26. Conclusions: Environmental effects up to z ~ 1.2 Luminosity function: While the higher fraction of bright galaxies in over-dense regions seen locally is already present at z ~ 1.2, the environmental dependency of the LF shape at high redshift appears to be different from what is seen at low redshift  implications on models? Color – density relation: The color – density relation changes with redshift and luminosity: Star formation is differentially suppressed in high and low density regions and for galaxies with different luminosities (masses?): the drop in star formation occurred earlier in higher density environment and in higher luminosity galaxies  consistent with a downsizing scenario in which star-formation activity is progressively shifted with cosmic time in smaller systems and out of high density peaks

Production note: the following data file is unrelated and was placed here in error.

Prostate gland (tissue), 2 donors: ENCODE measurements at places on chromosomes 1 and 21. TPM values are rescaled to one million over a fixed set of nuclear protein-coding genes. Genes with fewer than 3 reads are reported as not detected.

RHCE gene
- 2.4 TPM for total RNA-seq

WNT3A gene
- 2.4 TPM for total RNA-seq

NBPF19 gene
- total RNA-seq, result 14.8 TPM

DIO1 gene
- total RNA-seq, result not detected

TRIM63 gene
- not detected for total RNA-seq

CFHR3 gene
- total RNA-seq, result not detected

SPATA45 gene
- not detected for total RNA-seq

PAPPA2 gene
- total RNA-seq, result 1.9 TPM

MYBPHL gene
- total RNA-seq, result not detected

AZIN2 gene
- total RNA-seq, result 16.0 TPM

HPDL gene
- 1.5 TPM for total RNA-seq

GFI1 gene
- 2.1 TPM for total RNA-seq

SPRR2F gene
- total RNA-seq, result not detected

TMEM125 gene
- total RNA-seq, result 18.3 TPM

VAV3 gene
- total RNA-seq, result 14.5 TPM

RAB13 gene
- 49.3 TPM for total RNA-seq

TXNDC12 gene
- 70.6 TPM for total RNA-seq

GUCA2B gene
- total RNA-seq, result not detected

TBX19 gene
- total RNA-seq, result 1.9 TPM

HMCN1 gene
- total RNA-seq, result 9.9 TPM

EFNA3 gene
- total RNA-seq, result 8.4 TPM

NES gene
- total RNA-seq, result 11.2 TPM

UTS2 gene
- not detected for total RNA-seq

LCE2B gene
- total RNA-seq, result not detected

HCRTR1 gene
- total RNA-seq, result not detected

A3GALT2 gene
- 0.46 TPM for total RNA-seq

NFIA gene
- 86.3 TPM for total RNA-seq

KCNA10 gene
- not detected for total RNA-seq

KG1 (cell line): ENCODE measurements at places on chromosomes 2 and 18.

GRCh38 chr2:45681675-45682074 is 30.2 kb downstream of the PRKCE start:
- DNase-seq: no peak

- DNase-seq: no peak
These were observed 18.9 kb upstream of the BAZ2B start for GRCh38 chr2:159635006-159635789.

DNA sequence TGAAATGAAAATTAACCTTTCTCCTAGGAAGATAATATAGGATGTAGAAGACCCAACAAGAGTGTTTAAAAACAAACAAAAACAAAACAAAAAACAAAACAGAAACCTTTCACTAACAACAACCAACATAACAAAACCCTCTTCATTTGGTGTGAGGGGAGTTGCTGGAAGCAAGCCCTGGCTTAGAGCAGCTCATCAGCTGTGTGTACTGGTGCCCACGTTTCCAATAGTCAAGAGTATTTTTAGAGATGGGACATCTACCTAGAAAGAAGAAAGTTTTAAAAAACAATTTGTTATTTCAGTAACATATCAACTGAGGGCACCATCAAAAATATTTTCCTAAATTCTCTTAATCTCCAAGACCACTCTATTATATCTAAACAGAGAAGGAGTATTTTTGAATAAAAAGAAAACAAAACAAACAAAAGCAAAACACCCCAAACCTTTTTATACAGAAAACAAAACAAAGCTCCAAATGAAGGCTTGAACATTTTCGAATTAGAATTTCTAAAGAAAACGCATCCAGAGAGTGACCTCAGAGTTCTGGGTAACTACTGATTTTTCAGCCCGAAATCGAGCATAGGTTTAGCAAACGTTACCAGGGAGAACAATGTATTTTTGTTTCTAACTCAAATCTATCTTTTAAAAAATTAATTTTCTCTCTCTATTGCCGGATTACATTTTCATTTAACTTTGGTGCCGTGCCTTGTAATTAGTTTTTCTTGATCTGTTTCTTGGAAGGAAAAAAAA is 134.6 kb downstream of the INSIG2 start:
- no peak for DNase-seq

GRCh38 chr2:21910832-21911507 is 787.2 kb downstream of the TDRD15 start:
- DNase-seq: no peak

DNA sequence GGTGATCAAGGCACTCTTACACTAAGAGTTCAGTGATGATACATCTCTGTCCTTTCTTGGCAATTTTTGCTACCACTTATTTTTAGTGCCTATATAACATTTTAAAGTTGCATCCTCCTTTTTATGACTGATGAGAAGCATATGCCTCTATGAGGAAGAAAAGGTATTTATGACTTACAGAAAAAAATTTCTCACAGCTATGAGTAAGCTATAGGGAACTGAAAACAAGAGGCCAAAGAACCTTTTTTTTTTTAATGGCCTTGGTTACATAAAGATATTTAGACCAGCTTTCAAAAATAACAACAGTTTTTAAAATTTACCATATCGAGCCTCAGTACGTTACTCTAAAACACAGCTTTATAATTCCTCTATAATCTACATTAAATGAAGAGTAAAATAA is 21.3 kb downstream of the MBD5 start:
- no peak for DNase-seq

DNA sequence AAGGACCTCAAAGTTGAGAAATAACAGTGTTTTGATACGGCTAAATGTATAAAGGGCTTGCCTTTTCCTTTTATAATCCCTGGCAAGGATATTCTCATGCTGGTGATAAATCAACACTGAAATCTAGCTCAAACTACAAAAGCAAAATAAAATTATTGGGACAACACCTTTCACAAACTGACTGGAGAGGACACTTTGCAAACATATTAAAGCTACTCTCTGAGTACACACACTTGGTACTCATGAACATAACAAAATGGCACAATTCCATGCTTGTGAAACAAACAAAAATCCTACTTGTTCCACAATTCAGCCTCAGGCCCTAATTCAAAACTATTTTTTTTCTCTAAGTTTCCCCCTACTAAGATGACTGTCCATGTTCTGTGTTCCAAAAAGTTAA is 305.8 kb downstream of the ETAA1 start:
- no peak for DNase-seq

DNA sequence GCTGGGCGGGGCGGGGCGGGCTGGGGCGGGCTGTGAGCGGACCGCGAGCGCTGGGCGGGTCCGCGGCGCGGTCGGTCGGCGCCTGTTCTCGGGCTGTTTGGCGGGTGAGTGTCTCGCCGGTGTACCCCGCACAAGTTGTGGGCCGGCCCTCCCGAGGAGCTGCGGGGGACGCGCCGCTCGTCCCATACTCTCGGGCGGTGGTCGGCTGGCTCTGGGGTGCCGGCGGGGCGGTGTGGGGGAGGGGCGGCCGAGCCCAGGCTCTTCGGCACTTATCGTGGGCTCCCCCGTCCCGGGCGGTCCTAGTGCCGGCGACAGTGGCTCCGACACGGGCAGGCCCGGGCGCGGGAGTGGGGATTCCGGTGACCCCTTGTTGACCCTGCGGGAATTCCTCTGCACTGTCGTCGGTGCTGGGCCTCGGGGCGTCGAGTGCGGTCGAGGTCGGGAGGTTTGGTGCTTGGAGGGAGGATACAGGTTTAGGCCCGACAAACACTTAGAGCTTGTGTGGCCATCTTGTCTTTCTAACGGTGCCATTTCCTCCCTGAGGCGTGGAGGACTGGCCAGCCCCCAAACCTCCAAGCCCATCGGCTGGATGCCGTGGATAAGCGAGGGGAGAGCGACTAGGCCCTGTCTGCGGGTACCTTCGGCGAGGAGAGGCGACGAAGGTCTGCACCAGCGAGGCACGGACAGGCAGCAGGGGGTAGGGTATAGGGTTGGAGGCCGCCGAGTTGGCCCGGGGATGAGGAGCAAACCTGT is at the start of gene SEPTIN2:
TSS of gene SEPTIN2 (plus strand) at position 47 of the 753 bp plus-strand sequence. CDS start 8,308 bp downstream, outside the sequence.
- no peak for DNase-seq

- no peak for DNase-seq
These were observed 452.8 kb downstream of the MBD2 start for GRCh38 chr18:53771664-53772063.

27. Conclusions : K-band LF and mass density up to z~2 A significant evolution of the bright end of the LF is detected, with no indication of a decrease up to z ~ 2.5 At all redshifts there is a significant difference in the slopes of the early (-0.5 <  < 0)and late types(-1.4 <  < -1.1) The brightest objects (KAB < -24) are about 50% early and 50% late up to z ~ 1.2 Slow decline of the global mass density up to z ~1.2 and faster decline for 1.2<z<2.0 : ~60% (~25%) of the stellar mass is already formed at z~1.2 (z~2.0) (but ~ 100% for galaxies more massive than 1011 solar masses) Slow decline up to z ~ 1.2 also for the late type population (~50% of the mass of evolved galaxies already assembled at z ~1.2), with a significant drop for 1.2<z<2. Given the same assumption on the IMF, there is an excellent agreement between the stellar mass density from LF +SED fitting ( M/LK) and that obtained with the integrated dust-corrected SFR from GALEX data in the same field (Schiminovich et al. 2005)